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The Gay Berliner

Queerphobia, or just being an asshole?

Sometimes, we're so quick to defend our identities, we can't see that they're not under attack

Illustration by Agata Sasiuk

That dude is traaaaaaaansphobic,” my friend Bobby said as he pointed at Arthur across the sea of people traipsing around my flat. Bobby was angry. And if Arthur was transphobic, he had a right to be. Arthur looked over at me and gave me a sheepish yet not-exactly-guilty look. This was in the middle of my birthday party, and while playing affable host is obviously the most fun part of that gig, making sure my guests feel safe is also important. “Are you okay?” I asked. “He just said some really transphobic things,” Bobby explained.

Not wanting to make a scene for fear of making Bobby uncomfortable, I left it, figuring I’d speak with Arthur once he was gone. “I don’t know what he’s talking about. I never misgendered him and I never said anything transphobic,” Arthur told me. In all fairness, it would be hard to believe any of my party guests would be trans- (or queer-or homo-)phobic. Why would they be at my party? I had known Arthur for 17 years – longer than I’d been in Berlin, although Arthur has lived here longer than that. He had introduced me to one of Berlin most infamous trans nightlife queens. The godmother of his son is a trans woman. I know this sounds a bit like “Some of my best friends are…”, but he’s clearly not new to trans experiences in Berlin. Does that mean I would set Bobby and Arthur up on a friend date? Hell no. Oil and water. Sometimes natural enmity isn’t a hate crime – you’re just each other’s assholes.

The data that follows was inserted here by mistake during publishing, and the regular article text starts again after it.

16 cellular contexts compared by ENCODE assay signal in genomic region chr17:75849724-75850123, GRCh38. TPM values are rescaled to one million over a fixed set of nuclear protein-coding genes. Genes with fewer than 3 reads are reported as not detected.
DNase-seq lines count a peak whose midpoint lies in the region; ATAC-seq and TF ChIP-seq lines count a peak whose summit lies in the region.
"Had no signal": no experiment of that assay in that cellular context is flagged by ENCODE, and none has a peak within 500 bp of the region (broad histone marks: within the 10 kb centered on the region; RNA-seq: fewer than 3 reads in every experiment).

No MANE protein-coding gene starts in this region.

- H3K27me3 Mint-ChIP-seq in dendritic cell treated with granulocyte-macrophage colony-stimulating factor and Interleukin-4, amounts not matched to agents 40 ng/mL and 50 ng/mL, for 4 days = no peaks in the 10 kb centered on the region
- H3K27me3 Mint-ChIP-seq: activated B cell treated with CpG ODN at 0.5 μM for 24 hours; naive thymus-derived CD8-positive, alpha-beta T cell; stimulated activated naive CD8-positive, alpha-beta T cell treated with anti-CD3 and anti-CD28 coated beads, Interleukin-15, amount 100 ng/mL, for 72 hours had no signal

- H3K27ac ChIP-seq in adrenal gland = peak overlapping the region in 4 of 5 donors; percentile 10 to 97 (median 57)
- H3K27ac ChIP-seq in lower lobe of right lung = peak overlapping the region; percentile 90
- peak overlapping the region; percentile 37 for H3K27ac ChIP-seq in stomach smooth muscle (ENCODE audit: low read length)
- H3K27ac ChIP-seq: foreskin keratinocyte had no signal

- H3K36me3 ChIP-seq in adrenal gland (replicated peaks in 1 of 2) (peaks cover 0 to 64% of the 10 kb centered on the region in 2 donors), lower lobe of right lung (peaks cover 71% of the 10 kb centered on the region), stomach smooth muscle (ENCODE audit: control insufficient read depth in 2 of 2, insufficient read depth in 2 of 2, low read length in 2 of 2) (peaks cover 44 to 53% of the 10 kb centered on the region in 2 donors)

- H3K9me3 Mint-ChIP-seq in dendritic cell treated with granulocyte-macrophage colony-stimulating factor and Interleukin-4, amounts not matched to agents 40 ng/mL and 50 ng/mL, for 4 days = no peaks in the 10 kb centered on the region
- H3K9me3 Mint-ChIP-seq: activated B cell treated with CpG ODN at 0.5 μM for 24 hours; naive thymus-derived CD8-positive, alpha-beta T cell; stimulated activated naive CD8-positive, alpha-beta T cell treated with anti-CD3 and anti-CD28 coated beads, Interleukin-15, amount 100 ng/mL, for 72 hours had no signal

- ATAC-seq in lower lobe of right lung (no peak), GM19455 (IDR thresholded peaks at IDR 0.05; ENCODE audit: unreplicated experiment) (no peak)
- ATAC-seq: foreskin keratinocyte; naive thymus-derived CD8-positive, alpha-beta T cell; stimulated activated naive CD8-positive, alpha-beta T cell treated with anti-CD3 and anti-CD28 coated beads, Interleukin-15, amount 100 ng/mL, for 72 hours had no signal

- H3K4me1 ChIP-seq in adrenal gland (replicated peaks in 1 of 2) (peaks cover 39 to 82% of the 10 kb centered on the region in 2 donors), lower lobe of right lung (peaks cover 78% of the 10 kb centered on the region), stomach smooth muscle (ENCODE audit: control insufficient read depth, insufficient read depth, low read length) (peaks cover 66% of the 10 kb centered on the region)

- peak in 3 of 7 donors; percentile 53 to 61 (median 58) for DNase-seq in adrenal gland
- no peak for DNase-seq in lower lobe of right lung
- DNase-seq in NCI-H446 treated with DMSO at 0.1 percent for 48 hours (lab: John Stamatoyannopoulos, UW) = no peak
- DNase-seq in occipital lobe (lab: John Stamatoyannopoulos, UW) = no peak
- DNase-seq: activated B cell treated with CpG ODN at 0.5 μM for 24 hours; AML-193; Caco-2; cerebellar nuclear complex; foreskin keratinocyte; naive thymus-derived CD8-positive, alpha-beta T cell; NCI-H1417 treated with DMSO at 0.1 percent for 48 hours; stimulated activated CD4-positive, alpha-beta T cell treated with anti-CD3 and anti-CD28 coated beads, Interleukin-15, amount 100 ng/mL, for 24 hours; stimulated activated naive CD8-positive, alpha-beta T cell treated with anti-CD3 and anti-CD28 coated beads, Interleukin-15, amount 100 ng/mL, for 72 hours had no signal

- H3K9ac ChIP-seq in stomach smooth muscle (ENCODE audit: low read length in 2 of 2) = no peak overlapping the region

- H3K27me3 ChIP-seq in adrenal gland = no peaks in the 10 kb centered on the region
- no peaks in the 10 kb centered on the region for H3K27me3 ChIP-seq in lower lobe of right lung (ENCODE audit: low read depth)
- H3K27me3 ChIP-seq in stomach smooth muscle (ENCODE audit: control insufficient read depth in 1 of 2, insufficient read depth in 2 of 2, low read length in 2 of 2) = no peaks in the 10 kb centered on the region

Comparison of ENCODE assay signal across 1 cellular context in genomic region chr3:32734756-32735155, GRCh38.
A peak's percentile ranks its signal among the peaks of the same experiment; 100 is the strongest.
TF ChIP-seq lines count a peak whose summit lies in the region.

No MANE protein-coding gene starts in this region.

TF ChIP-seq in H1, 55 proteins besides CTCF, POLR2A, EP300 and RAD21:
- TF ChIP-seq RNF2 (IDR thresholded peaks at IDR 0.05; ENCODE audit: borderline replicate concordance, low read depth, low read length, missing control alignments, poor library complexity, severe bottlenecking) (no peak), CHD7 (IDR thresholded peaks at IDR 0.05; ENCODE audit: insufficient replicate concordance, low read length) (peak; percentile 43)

In Berlin, everyone’s got an identity to fiercely defend, but sometimes it’s just not the identity that’s being attacked. We’re so quick to take queer defence when the targets are people within our real social reach, yet when it comes to online, the categories of judgement are completely different.

That old mud-slinging playground Queer Exchange Berlin has been mostly quiet during a lot of Covid (and making it quite boring to be honest), so I was as shocked as anyone to see a little heat go down in one of its posts about homophobia. A Berliner spending time in Athens posted about the response they got when attempting to start a queer band. “Why does everything have to be queer?” was the idiotic retort from some straight dude there. The other criticisms were fast and harsh… against the OP! For being a western European gentrifier going down there to make use of cheap resources. Maybe there is a time and place for that topic, but no one really sympathised with the poor guy that actually had a pretty fucking rude remark made to him. Nobody said about the guy who can’t handle a queer band: “That guy is so queeeeeeeeerphobic.”

Maybe the offender being anonymous and abstract naturally redirects anger? Sometimes people aren’t just each other’s assholes: sometimes one of them is being homo- or transphobic.